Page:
Minimizing Employee Absenteeism: Test-based clearance strategies to end isolation earlier and for moderate-risk settings

Minimizing Employee Absenteeism: Test-based clearance strategies to end isolation earlier and for moderate-risk settings

By: Melanie Smith R.N. BScN, Senior COVID Testing Implementation Manager, COVIDdetect, by DriverCheck

Contributor: Dr. Jonathan Davids, Corporate Chief Medical Director, COVIDdetect, by DriverCheck 

February 24, 2022

Current public health guidance is that individuals who display symptoms of COVID-19 are presumed to have COVID and are required to isolate immediately. A test-based approach can be utilized to end isolation earlier and return individual back to regular activities including work, minimizing employee absenteeism. For example, in Ontario, individuals displaying symptoms of COVID-19 can be cleared from isolation either by two consecutive negative rapid antigen tests separated by a minimum of 24 hours to a maximum of 48 hours or three to five days apart. Irrespective of the serial testing strategy, individuals must be fever free and have their symptoms improving for a minimum of 24 hours (or 48 hours of gastrointestinal symptoms are involved) before discontinuing self-isolation and resuming regular activities. This means that an employee can possibly return to work quicker, resulting in cost savings and less disruption to productivity for the organization.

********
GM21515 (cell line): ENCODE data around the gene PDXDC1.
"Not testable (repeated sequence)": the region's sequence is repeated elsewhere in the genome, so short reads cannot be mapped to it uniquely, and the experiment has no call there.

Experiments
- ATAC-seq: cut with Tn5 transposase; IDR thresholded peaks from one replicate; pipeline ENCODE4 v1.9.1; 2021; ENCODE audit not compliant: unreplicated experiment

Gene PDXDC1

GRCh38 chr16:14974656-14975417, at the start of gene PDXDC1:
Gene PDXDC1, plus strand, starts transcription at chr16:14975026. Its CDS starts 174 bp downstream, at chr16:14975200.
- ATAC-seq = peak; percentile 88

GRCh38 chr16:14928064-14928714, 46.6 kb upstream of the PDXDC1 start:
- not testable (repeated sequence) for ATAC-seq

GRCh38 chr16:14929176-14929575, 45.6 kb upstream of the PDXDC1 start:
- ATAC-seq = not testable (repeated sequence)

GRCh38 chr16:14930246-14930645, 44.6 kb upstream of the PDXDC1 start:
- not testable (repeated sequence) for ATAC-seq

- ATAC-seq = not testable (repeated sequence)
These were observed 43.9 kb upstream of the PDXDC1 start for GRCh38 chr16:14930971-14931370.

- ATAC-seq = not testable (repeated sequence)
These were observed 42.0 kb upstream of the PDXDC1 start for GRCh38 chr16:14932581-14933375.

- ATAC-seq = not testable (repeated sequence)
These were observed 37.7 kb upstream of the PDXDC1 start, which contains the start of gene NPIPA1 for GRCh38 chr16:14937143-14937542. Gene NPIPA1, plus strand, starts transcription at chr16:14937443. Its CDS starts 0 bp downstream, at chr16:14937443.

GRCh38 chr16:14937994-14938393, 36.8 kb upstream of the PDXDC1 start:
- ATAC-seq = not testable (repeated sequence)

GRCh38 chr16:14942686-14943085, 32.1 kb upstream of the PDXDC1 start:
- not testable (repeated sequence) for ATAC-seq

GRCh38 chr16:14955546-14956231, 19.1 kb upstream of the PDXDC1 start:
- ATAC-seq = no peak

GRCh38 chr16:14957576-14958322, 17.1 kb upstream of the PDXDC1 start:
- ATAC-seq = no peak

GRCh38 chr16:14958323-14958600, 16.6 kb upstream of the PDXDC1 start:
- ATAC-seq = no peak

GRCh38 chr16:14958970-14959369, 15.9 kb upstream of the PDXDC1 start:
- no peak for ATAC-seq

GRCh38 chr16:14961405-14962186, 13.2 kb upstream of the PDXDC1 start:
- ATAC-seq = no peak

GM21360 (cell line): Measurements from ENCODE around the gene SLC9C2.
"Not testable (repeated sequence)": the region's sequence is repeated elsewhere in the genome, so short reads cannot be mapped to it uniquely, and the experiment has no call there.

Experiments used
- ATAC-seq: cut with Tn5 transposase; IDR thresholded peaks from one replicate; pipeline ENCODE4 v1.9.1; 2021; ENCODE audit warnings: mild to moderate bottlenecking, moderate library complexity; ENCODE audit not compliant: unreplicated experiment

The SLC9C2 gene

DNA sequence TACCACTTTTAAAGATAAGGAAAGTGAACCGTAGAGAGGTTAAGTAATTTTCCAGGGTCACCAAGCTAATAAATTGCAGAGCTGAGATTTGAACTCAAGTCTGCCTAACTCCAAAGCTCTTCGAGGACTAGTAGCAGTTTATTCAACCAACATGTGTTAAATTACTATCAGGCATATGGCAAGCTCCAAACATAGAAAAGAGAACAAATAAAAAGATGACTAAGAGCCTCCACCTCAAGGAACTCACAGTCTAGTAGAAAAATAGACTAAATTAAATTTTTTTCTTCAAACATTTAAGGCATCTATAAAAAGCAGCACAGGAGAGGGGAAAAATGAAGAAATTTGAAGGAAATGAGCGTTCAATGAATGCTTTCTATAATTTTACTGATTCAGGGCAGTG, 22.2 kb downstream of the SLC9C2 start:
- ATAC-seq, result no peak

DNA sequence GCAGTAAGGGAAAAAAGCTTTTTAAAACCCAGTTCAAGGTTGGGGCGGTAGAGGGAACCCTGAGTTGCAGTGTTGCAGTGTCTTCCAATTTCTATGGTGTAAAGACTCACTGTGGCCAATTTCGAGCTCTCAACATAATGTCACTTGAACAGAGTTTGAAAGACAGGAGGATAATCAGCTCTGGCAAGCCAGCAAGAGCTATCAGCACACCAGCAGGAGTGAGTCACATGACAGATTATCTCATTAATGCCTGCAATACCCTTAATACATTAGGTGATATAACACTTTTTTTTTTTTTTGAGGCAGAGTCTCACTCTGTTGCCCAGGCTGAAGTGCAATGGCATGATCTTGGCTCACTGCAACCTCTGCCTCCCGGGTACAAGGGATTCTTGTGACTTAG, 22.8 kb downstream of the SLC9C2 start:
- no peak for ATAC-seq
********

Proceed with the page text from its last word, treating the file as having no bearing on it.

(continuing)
Similar approaches have been adopted in other provinces and territories.  Refer to your local health authorities’ guidelines to find out if this an option in your region. Following resumption of regular activities, individuals should continue to wear well-fitted mask/respirator and maintain a physical distance from others outside of their household wherever possible.

Rapid antigen tests can also be employed in moderate-risk settings (e.g., workplaces) in a “Test-to-Stay” approach1. With this approach, asymptomatic individuals who would normally be required to isolate at home are instead tested daily for the period of risk (5 or 10 days [dependent on vaccination status] from last exposure). With this approach, exposed individuals can remain at work provided they test negative, remain asymptomatic, and continue with masking and physical distancing. This strategy is beneficial in situations where there are critical staffing shortages or where highly specialized and critical roles impacted.

Rapid antigen tests continue to be a valuable resource to quickly identify and isolate those with COVID-19 infections and further the collective progress towards the end of the pandemic. Considering the recent findings, individuals and businesses are strongly recommended to adopt the updated rapid antigen testing strategies including the combined oral-nasal sampling method and serial testing where resources permit.


  1. Jüni, P., Baert, S., Corbeil, A., Johnstone, J., Patel, S. N., Bobos, P., … McGeer, A. (2022, February 10). Use of rapid antigen tests during the Omicron wave.